I am haunted by my love for comparison.

At the pool, I like to watch the kids who run off the high dive and squeal with joy as they fly through the air with abandon. I myself have issues when it comes to swimming, and I haven’t yet managed to attempt a jump off the high dive. I have, however, managed to ask the lady who teaches swimming lessons if she might possibly be willing to show me a few things. This is progress. (In case you are curious: my issues are less about a fear of water and have more to do with the fact that when I was small and taking lessons, I could not see very well, and thus I never felt very successful at swimming. But my new vision and I are maybe ready to try to learn a little better. Maybe. But don’t rush me.)

All the teachers in my family tell me that it takes a week and a half to two weeks to unwind after the end of the school year. This year, the end of the school year was particularly rough for me in several ways and we are not even a week into our official summer break yet, so I have to confess to feeling barely human. I want to spend time with my friends, but it feels like more effort than I can manage. Not to mention the fact that when I get busy and/or overwhelmed, I tend to batten down the hatches. Which makes me feel disconnected, and which can be alienating to people. I feel that I have alienated people in the past month or so, which I didn’t intend but which I also do not know how to fix. So I end up walking across the street with a book . . . yet again. (The book I’m into right now is The Story of Edgar Sawtelle, and it’s really good, but it’s also hard to pick up once you have set it down. And I should really tell you guys what I thought of Pride and Prejudice and Zombies at some point. I will work on that.)

I thought about some of this yesterday during the sermon. This week’s Seuss story was “What Was I Scared Of?” and our pastor challenged us to think of ways in which our fears keep us from following Jesus, the places we could go and serve if our fears – including fear of overcommitment – were not keeping us back.

I have a deep and abiding fear of overcommitment that dates back to my college days. I was involved in a campus ministry, and I overcommitted to the point that I was doing campus ministry and not so much . . . college. Now, we could get into a debate about the purpose of being in college, whether it’s about being there for Jesus or about being there to learn (and whether those two things have to be separate). In fact, I think that was a fundamental disagreement between myself and the leaders of the ministry. Regardless of who was right, I do feel that I missed out on some college fun both because of my overcommitment and because of my fear of what they would think of me if I did other college things instead.

It’s funny, because I fear both being overly involved and I fear rejection. Fear of being overly scheduled causes me to say no to things, which isolates me. Fear of rejection causes me to say yes to things I may or may not be able to do, which stresses me out. I don’t know how to live in the middle, because I don’t always seem to know what it is that I want to do.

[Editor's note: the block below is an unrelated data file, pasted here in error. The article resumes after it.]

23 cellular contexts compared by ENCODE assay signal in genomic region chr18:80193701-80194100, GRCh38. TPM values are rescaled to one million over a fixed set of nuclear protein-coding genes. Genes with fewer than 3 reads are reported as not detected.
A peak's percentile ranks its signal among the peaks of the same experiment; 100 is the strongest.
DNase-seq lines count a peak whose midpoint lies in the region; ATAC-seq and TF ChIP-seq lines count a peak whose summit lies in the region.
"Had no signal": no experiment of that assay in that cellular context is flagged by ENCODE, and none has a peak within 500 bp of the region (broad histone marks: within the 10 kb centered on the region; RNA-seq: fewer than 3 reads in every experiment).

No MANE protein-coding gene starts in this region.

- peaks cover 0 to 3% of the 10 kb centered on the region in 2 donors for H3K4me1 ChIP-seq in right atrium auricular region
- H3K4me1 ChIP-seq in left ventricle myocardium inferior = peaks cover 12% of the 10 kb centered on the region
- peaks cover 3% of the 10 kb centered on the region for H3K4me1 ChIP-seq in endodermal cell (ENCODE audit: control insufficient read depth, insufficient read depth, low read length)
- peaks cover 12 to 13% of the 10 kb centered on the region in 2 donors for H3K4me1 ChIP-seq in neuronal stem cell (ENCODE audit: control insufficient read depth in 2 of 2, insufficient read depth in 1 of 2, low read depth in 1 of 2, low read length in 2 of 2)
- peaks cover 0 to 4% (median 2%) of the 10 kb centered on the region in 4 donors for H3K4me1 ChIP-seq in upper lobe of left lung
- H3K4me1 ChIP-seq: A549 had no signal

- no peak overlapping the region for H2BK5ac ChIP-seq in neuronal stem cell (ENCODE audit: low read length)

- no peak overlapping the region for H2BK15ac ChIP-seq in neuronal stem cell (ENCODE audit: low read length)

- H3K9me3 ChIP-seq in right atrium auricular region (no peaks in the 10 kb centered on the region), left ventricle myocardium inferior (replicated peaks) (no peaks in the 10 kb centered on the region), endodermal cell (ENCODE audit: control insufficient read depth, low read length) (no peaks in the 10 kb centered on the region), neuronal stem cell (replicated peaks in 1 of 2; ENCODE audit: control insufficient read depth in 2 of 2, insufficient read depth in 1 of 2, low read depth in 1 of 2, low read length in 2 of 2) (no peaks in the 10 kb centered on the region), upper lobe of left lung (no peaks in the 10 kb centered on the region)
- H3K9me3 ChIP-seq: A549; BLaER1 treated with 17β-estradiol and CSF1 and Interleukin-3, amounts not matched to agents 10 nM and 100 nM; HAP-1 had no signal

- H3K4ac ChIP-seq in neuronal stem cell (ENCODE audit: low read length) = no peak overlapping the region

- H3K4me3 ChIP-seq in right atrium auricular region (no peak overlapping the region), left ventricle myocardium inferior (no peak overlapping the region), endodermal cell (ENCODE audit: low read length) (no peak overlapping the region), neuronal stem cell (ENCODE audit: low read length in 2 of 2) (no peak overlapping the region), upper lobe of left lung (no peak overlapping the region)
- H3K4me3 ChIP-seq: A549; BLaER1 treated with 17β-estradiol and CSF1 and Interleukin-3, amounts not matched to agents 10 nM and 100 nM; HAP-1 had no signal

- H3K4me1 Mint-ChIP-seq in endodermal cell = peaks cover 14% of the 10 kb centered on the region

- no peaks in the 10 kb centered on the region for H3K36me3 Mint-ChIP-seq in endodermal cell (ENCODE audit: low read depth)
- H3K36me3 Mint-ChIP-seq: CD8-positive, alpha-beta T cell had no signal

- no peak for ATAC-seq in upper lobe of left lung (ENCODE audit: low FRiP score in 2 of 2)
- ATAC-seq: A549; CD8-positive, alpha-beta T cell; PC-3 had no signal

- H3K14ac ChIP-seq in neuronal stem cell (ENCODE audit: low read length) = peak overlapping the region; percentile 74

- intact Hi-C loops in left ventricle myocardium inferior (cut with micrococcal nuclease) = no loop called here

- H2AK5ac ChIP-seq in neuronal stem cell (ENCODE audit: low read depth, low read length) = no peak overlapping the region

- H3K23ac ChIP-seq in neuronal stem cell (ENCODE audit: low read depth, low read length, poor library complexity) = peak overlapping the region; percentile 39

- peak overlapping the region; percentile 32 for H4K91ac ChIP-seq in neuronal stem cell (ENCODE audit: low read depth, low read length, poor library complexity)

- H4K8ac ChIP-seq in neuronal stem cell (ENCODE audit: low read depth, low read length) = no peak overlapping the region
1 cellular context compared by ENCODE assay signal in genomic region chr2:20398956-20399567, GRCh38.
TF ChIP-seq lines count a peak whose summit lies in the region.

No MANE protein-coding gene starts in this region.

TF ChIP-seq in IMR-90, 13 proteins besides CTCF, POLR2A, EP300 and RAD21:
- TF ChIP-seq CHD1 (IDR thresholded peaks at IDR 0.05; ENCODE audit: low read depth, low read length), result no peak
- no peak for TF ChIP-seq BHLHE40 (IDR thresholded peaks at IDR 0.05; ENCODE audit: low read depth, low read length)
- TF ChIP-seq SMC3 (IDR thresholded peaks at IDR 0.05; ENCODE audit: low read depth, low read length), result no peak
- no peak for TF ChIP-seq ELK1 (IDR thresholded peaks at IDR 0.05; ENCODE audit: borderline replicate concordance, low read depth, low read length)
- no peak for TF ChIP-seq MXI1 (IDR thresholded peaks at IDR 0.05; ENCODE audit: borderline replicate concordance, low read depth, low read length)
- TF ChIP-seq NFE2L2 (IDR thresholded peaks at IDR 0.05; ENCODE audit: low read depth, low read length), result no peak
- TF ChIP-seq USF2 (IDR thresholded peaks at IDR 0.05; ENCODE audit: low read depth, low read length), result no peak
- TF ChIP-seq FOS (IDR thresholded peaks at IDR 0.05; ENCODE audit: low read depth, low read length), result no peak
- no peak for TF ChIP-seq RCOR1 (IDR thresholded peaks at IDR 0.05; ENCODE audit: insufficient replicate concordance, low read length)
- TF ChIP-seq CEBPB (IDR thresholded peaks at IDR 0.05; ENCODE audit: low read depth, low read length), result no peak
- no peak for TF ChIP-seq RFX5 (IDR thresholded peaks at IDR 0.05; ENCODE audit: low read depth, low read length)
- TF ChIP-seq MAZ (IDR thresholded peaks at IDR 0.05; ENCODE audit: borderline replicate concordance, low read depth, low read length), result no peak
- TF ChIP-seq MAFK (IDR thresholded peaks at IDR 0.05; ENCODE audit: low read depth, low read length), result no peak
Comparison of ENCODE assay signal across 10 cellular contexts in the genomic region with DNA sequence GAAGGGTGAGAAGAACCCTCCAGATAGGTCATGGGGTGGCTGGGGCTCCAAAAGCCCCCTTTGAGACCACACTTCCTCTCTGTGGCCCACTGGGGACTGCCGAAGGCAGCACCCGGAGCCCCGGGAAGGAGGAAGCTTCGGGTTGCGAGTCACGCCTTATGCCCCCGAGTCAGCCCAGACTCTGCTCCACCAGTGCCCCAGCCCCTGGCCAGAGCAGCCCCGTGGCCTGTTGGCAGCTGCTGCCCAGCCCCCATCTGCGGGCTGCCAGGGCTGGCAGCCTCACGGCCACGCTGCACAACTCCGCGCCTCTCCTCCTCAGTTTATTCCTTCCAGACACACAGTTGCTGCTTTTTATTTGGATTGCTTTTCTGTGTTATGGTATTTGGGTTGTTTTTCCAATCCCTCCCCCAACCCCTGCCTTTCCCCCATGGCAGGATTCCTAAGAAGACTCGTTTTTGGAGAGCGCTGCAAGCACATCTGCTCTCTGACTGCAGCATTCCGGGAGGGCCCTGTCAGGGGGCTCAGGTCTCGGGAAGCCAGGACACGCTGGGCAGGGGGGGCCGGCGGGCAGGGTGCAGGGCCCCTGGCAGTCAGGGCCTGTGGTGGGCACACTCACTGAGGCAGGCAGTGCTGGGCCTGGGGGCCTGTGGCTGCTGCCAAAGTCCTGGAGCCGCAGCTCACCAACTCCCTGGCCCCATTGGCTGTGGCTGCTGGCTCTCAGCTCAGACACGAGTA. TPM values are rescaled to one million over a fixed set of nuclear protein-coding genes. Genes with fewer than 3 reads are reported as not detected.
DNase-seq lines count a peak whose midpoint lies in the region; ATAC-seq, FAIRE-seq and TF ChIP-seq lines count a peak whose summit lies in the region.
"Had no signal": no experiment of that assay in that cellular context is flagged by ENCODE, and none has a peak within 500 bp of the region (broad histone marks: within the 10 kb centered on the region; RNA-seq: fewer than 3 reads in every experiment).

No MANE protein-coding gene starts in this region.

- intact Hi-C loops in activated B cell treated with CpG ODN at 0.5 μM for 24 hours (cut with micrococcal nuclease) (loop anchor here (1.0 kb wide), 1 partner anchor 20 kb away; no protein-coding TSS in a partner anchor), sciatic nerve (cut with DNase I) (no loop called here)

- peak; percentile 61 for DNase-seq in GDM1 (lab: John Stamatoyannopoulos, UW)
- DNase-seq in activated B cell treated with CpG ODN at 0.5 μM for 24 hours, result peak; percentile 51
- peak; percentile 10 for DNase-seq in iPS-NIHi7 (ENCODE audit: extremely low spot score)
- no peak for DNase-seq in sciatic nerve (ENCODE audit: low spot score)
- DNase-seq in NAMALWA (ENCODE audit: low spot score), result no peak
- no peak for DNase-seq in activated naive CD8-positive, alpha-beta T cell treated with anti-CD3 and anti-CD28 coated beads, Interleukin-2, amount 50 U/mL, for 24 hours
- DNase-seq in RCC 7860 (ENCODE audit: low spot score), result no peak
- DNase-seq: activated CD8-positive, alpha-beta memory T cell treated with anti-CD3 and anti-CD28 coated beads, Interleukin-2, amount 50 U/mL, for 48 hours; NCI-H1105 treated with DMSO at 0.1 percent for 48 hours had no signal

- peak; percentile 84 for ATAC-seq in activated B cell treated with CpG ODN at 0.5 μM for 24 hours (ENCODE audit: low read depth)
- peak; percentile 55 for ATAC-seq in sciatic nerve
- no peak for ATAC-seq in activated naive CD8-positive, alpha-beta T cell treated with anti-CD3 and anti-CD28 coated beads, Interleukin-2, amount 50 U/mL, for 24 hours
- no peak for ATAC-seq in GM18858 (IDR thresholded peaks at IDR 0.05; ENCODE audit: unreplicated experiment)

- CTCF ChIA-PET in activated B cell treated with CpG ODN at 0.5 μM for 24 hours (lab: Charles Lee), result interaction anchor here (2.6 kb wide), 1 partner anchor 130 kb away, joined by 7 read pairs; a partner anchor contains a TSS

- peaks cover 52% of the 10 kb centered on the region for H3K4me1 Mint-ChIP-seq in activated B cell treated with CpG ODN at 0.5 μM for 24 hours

I had a bad dream the other night in which I lay on the floor crying because I was not being granted a special favor or reward (I don’t even remember what the reward was) because I was not considered special enough by the person giving the award. Meanwhile, an acquaintance (I remember exactly who it was) was being lauded, right there in front of me. For . . . I don’t know, being charming and important and having a clean, well-decorated house. Or something. This fear of rejection, of not being included and important, it even haunts my dreams.

In the sermon, our pastor questioned why people are afraid of things they have never tried. I find that to be the easiest answer of all – fear of looking stupid. But as I was listening to the sermon, thinking about my ingrained fears, I started to wonder when it is that I get to live. Almost everything I want to do causes me to run up against some fear or another – fear of failure, fear of embarrassment, fear of rejection, fear of overcommitment. What would my life look like if I was less concerned about what other people think? Our pastor concluded the sermon by saying, “Faith wins out over fear every time.” That is an inspiring thing to say, and I liked hearing it. But I don’t know exactly how it works.

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  1. […] Through a Glass, Darkly ยป I am haunted by my love for comparison. (tags: gfmorris_comment) […]

  2. […] I’ve also been thinking about what I was doing wrong, because hell, it’s not all the drugs, man. To argue that my choices have no effect on my mood is just such utter bullshit, and turns meds into the crutch that so many people are afraid they’ll be. I strongly suspect that one of my friends who is struggling with depression right now fears meds because of the crutch concept. I want to tell you that they are not a crutch but a restorative—and you need that to keep the car on the road, but at the end of the day, you still have to drive, dammit. Kari sparked the thoughts that I’d had going to mind in writing about her issues with overcomm…. […]

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